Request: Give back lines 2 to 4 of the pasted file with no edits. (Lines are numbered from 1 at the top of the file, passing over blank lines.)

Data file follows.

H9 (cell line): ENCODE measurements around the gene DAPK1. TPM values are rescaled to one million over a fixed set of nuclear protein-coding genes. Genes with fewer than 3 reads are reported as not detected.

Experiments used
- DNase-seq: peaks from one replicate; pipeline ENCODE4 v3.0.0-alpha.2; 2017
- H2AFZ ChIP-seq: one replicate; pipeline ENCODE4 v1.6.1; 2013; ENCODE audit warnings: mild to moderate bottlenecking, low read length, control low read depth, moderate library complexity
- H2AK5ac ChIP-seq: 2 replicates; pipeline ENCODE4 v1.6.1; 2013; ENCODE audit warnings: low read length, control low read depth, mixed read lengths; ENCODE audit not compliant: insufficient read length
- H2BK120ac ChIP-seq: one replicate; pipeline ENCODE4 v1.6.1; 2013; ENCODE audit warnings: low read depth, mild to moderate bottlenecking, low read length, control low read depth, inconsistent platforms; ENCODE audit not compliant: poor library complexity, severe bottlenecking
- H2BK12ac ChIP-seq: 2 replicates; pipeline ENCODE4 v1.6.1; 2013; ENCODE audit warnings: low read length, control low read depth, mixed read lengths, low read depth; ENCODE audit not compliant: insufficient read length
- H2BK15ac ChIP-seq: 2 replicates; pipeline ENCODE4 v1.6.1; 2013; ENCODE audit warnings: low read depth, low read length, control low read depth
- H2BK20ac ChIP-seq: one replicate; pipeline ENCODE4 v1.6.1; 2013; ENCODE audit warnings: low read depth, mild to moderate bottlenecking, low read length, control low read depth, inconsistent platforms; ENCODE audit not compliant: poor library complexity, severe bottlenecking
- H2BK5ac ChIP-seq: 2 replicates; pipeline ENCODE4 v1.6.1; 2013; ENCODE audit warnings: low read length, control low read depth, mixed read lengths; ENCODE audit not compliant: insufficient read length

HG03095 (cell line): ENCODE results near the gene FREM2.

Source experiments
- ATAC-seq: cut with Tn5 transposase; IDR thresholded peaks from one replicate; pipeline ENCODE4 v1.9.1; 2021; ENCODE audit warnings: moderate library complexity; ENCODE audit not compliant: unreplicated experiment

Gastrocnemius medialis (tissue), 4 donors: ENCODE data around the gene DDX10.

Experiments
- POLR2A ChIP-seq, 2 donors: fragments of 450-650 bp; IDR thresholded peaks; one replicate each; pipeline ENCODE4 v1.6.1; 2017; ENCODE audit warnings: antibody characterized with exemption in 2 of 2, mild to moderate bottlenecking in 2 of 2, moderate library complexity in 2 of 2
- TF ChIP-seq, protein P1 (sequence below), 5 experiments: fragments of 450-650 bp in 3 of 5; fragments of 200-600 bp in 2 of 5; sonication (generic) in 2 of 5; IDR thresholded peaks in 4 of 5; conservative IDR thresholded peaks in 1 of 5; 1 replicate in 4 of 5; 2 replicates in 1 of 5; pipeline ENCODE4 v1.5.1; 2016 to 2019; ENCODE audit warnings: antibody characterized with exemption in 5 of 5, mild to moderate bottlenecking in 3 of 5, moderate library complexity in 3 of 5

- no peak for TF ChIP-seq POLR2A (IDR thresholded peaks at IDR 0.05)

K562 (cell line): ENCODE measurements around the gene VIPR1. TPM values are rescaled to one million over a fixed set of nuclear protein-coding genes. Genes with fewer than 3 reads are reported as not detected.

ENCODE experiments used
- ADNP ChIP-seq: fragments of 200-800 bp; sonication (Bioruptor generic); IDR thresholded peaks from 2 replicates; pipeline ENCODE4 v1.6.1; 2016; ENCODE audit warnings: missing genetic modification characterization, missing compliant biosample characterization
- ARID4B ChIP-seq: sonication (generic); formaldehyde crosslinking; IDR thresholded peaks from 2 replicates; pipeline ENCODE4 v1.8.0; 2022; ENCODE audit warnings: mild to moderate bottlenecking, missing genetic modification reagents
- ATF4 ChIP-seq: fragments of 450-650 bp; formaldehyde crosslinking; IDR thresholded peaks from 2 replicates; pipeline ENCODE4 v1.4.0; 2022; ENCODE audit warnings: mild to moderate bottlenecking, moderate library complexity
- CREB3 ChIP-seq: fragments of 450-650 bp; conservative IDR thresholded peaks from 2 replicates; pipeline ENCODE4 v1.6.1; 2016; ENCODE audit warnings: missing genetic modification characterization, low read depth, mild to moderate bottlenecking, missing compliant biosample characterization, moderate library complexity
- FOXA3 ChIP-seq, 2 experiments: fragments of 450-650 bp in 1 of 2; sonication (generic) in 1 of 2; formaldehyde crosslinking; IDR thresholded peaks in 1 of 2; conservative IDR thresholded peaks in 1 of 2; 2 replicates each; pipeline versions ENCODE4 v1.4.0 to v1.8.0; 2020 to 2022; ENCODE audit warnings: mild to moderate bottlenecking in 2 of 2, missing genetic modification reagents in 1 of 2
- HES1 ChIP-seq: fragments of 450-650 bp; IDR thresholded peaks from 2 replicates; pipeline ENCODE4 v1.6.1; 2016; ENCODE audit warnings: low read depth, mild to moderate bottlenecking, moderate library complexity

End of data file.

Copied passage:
Experiments used
- DNase-seq: peaks from one replicate; pipeline ENCODE4 v3.0.0-alpha.2; 2017
- H2AFZ ChIP-seq: one replicate; pipeline ENCODE4 v1.6.1; 2013; ENCODE audit warnings: mild to moderate bottlenecking, low read length, control low read depth, moderate library complexity